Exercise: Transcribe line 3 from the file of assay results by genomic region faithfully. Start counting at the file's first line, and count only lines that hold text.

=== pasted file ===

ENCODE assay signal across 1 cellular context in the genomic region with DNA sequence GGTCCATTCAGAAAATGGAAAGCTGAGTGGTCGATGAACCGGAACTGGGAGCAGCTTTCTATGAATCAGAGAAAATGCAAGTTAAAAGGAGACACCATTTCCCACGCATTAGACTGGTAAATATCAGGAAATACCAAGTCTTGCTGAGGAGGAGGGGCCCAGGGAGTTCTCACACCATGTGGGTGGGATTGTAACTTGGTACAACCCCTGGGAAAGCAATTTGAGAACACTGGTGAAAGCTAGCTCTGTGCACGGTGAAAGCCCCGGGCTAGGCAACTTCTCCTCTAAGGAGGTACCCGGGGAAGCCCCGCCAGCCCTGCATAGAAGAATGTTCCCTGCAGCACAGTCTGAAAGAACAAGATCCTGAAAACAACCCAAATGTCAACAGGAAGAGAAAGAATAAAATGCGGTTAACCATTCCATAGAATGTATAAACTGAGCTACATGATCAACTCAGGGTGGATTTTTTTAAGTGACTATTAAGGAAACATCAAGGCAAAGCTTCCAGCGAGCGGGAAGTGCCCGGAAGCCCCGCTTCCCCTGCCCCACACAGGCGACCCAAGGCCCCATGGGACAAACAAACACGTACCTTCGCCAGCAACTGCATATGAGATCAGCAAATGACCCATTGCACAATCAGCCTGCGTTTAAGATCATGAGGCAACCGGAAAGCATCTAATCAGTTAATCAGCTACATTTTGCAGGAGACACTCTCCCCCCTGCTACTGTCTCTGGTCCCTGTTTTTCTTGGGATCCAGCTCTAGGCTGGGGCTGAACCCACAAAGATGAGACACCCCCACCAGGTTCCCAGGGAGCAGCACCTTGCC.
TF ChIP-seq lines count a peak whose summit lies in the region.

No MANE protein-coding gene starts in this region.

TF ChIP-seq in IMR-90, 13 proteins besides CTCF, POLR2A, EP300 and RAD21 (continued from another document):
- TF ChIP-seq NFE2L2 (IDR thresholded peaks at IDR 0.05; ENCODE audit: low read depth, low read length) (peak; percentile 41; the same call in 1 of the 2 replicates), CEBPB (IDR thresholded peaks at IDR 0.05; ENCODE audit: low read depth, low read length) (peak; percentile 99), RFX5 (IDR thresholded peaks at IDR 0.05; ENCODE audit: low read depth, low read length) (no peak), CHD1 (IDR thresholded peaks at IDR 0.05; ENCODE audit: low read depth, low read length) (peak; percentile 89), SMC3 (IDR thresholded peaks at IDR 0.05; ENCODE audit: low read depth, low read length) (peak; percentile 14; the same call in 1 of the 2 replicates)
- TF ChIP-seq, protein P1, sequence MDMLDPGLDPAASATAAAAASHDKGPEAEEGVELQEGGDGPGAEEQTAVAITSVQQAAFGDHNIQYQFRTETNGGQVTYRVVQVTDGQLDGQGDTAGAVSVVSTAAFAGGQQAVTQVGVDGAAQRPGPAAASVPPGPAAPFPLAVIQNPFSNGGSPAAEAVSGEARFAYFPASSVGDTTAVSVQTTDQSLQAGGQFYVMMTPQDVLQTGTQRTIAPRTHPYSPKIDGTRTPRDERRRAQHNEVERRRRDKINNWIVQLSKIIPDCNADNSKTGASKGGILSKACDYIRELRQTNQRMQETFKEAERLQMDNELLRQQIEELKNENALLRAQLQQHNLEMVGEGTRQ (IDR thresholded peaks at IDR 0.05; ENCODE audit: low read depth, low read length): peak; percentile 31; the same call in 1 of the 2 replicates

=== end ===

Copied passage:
No MANE protein-coding gene starts in this region.